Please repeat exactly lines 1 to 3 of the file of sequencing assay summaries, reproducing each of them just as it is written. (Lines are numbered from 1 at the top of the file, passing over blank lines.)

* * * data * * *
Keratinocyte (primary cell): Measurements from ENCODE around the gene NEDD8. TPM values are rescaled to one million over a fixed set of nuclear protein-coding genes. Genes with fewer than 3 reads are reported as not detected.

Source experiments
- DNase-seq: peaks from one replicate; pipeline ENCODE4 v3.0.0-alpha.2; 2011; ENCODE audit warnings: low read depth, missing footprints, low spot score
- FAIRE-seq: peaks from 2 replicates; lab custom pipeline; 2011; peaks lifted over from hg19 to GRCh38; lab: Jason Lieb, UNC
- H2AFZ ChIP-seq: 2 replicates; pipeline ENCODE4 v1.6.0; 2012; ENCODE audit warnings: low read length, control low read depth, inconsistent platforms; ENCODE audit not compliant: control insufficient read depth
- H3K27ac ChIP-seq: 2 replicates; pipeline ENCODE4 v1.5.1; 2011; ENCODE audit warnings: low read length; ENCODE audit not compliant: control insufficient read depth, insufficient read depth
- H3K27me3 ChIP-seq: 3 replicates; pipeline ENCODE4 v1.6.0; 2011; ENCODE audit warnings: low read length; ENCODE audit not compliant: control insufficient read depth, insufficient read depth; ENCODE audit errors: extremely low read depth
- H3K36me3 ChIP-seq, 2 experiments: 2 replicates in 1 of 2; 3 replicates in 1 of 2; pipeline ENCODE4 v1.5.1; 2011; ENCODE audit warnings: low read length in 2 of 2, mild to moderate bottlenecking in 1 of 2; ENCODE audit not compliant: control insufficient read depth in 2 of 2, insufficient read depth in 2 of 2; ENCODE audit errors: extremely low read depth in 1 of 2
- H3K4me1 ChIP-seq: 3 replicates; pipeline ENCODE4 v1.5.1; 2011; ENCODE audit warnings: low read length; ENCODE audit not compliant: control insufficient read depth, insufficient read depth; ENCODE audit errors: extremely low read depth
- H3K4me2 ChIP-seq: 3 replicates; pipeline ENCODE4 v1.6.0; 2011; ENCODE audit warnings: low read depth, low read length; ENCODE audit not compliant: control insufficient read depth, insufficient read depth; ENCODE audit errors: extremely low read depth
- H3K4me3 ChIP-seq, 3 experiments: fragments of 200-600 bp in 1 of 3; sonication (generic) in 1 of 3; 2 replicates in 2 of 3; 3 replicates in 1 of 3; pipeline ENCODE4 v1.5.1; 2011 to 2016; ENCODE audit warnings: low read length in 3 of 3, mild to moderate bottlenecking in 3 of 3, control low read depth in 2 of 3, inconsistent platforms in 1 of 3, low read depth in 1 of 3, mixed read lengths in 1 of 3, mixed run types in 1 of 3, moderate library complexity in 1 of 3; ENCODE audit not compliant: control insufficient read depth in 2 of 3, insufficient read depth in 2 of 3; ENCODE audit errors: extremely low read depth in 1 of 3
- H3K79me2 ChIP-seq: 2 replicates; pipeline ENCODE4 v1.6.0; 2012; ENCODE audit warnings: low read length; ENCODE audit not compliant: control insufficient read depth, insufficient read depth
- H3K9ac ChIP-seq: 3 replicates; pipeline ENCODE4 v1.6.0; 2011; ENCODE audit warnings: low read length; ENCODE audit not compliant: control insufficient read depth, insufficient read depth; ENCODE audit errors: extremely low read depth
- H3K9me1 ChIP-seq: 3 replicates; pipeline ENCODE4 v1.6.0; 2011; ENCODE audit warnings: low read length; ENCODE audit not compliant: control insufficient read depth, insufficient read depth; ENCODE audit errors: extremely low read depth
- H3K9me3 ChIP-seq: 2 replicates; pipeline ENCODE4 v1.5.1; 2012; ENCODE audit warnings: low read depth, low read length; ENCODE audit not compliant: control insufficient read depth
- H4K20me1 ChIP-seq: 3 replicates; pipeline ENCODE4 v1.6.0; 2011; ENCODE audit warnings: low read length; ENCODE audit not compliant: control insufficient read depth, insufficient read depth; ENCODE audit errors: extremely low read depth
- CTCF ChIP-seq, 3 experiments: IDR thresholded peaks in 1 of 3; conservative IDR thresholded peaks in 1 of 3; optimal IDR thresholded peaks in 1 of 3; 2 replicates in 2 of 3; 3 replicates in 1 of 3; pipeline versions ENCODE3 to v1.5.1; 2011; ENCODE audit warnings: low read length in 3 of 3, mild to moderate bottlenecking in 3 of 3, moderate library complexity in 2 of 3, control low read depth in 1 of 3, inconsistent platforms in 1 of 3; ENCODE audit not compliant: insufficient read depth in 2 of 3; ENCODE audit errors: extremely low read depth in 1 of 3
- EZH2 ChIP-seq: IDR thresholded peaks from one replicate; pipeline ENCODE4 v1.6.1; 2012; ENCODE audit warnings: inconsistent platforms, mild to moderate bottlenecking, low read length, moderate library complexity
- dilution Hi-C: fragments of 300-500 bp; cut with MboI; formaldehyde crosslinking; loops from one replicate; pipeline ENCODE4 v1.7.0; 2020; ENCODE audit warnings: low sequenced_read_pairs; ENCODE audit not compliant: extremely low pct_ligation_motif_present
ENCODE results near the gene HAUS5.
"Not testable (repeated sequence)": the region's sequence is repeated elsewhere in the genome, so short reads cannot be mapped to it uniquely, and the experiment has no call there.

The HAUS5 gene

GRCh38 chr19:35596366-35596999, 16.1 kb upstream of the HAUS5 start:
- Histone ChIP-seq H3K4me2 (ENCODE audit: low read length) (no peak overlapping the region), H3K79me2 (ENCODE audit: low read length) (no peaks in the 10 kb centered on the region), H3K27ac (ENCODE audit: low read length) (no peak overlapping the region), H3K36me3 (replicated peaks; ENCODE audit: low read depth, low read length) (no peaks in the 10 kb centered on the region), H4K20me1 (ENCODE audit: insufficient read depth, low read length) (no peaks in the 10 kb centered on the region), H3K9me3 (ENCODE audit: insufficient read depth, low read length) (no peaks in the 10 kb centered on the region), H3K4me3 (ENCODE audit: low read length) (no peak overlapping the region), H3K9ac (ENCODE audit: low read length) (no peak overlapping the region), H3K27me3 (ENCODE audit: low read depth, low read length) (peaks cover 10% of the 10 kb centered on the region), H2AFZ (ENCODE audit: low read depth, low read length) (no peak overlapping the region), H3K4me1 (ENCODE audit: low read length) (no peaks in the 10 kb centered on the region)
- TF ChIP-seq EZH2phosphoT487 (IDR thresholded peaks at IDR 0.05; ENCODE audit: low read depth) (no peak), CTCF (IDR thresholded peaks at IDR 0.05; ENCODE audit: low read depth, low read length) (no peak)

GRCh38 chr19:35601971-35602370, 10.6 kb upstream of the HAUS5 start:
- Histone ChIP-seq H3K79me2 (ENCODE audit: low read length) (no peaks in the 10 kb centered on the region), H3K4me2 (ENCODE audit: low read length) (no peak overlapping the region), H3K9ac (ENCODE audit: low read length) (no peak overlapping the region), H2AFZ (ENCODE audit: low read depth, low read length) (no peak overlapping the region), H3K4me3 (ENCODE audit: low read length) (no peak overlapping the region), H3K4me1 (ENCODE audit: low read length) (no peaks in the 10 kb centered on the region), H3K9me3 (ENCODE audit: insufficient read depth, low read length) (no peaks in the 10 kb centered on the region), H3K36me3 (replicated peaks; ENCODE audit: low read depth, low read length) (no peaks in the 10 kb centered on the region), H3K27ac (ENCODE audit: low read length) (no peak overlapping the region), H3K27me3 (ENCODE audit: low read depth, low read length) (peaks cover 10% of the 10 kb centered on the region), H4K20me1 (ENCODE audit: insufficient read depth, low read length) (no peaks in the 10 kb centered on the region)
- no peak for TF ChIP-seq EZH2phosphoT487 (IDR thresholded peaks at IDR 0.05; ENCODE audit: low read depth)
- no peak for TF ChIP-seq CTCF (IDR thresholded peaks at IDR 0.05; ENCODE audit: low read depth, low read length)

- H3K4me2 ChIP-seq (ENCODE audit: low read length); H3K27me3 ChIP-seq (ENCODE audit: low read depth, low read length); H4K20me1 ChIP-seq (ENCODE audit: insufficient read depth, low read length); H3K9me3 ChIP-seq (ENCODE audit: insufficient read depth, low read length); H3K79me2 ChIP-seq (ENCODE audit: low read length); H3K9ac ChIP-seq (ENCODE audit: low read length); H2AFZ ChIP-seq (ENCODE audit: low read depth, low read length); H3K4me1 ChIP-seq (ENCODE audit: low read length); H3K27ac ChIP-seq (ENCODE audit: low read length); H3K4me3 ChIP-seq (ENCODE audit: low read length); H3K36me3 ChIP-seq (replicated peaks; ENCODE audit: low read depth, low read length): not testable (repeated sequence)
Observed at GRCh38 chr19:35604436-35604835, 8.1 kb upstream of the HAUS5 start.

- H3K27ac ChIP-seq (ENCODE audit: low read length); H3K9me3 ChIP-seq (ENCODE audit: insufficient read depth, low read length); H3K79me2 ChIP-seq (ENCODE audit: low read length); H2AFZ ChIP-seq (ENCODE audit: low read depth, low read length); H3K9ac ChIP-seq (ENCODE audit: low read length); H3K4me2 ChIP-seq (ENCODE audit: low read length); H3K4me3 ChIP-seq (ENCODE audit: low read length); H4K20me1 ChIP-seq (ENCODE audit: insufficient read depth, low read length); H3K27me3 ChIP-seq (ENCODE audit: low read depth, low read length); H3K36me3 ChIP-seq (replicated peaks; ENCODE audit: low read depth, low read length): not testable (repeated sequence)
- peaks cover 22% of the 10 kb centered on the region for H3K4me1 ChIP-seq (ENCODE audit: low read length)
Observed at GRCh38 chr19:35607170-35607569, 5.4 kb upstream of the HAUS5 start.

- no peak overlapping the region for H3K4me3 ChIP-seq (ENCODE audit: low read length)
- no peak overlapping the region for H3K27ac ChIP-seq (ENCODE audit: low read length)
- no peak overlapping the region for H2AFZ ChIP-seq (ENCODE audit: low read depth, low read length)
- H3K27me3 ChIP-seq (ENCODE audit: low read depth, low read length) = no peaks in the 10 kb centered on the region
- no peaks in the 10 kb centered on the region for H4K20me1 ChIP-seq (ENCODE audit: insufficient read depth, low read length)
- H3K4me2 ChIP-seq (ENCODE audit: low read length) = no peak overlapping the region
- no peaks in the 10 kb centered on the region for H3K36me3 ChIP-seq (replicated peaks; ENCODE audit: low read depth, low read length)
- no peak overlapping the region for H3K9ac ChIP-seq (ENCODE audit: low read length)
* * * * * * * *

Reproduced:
Keratinocyte (primary cell): Measurements from ENCODE around the gene NEDD8. TPM values are rescaled to one million over a fixed set of nuclear protein-coding genes. Genes with fewer than 3 reads are reported as not detected.

Source experiments
- DNase-seq: peaks from one replicate; pipeline ENCODE4 v3.0.0-alpha.2; 2011; ENCODE audit warnings: low read depth, missing footprints, low spot score